A single, fully sampled k-t space slice, FOV=240mm, acquisition matrix 96x96 reconstructed to 128x128, SW=575Hz (4.67ppm), TR=1.5s (matching the Nx, SW and TR of the dual-density SSI in Ref. 12) was also acquired in 3.75mins.

No eddy current or trajectory correction or low-rank denoising was used in processing any of the data.


CRLB maps for tNAA for the 12mins 100x100x4 acquisition are shown in Figure 2, with a sample spectrum in Figure 3. Average CRLBs for tNAA/tCr/tCho, were 8.3/9.4/10.2. While these results highlight the high SNR sensitivity of the RSI acquisition, obviously denoising would be needed for in-vivo acquisitions (because of much greater B0 inhomogeneities, etc). The time spent for Nx=100/80/40/20 in the Nx=20 center of k-space can be estimated by multiplying the total acquisition time by 2/π*asin(20/Nx) and is 13/16/33/100%, thus 1.5/1.3/1.3/1.3 mins. The average of the tNAA/tCr/tCho CRLBs normalized to time, relative to the Nx=20 acquisition are 1.06/1.0/0.98 for the Nx=100/80/40 acquisitions. Figure4 shows the common region used for comparison, with sample spectra in Figure5. While the normalized CRLBs show no difference down to IPR=2.5mm (up to Nx=80), the average 6% increase in CRLB for the IPR=2mm (Nx=100) acquisition, suggests the detrimental effect of increased gradient strength is starting to become observable.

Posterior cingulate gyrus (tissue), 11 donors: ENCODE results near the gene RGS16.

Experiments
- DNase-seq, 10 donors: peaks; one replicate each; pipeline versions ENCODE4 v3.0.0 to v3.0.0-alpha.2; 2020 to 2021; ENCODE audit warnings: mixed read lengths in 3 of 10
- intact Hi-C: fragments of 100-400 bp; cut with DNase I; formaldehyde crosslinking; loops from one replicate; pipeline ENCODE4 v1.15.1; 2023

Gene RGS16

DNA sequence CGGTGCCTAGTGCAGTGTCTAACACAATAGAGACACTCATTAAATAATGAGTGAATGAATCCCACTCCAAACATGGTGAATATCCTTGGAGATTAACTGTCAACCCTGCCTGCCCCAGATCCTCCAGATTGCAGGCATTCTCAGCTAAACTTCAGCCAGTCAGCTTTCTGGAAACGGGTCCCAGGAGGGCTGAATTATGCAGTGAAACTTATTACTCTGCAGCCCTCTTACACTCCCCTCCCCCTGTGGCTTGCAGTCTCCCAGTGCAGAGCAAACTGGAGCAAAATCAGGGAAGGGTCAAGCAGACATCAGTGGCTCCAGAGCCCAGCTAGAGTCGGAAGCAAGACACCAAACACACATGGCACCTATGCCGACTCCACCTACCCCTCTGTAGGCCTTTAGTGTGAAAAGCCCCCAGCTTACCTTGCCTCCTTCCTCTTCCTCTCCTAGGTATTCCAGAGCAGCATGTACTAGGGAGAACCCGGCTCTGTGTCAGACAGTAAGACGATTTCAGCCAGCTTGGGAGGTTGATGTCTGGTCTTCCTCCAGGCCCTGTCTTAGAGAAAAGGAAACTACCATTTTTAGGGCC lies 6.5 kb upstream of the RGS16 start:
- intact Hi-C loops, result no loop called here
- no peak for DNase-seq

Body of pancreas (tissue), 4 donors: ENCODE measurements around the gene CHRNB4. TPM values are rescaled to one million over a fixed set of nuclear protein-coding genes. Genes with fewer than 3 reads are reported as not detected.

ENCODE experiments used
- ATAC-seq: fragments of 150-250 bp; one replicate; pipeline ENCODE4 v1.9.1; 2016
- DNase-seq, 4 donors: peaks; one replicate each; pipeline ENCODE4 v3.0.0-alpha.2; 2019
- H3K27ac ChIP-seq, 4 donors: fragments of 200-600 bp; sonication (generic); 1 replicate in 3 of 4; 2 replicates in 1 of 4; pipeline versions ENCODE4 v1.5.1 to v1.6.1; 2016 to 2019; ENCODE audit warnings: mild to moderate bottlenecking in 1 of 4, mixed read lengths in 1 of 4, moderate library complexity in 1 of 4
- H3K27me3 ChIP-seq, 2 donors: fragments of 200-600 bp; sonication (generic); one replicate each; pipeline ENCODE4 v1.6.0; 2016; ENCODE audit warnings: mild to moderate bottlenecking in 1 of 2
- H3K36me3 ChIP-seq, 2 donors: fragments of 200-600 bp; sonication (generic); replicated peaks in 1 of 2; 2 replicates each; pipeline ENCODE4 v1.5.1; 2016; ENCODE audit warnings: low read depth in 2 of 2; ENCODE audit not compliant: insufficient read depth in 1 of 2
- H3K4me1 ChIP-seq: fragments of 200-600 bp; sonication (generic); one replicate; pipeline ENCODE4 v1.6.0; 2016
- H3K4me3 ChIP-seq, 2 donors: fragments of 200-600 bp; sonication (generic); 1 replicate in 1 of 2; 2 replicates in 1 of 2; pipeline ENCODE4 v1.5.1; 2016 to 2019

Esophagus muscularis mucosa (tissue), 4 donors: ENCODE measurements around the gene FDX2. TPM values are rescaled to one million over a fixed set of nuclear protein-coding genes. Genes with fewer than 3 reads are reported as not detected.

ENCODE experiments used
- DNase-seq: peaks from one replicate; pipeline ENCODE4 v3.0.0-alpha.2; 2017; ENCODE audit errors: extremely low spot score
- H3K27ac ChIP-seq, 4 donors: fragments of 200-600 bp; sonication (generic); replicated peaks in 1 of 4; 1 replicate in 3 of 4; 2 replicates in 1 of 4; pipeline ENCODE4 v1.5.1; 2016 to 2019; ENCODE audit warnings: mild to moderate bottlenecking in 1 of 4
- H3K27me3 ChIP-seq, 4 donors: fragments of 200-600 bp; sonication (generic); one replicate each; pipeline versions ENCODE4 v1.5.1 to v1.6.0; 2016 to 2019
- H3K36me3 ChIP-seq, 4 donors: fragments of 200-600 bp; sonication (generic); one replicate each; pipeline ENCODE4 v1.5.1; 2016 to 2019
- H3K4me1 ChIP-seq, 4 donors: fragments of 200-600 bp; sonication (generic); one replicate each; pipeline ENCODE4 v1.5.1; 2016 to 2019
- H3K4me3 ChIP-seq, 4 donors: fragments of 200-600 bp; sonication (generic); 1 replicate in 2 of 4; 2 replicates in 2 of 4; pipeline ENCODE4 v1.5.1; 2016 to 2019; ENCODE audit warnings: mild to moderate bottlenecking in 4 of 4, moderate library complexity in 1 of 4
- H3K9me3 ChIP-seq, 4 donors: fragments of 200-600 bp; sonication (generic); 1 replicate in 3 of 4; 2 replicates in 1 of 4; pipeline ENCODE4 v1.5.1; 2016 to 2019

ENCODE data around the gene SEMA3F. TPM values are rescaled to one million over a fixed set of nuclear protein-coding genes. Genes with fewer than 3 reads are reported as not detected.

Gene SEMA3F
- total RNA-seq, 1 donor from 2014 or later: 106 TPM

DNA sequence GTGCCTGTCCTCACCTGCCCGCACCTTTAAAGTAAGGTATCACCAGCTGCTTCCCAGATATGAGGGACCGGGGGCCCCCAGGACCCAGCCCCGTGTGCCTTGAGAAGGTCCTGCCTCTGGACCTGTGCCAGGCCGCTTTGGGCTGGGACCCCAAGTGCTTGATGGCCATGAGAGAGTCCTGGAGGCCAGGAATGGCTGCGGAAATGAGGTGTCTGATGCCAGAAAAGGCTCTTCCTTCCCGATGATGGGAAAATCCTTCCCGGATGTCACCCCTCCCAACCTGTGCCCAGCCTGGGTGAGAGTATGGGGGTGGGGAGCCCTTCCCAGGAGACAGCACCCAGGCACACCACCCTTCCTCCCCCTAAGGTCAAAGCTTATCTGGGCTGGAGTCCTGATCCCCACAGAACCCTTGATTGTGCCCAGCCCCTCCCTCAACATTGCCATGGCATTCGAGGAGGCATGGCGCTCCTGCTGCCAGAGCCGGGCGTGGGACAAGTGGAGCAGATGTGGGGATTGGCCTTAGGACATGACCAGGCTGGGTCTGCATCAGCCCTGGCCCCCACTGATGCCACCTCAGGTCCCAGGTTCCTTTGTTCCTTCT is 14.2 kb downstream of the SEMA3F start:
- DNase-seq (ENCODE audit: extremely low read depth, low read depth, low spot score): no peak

The Nx=96, SW=575Hz was acquired with Gmax=8.5mT/m and SRmax=25mT/m/ms in half the time of a dual-density SSI acquisition12. These numbers are almost one third of the gradient strength of the 22.4mT/m and one fifth of the slew-rate SRmax=125mT/m/ms used for SSI. While, as implemented, only 17% of the data is collected in the Nx=16 center k-space, sampling uniformity is η=0.9 across the entire k-space and 100% of data is used as opposed to having to discarding 41% of time for ramp-down and rewinding (23% SNR penalty).


The much lower gradient demands of the rosette gradient readout waveform makes it a very desirable acquisition trajectory for superresolution MRSI and for ultra-high field.


No acknowledgement found.


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RosetteTrajectories segments for Nx=20/40/80/100 (blue/green/black/red) for one spectral dwell time (spDT=1640ms, corresponding to SW=610Hz)

tNAA CRLB maps for the 12 minute 100x100x4 acquisition, reconstructed to 128x128x4.

Sample spectrum from slice 1

Common region fro comparing the different Nx acquisitions.

Sample spectra for Nx=20/40/80/100 (blue/green/black/red) from the same location (shown in Figure 4, on slice 1)

Proc. Intl. Soc. Mag. Reson. Med. 27 (2019)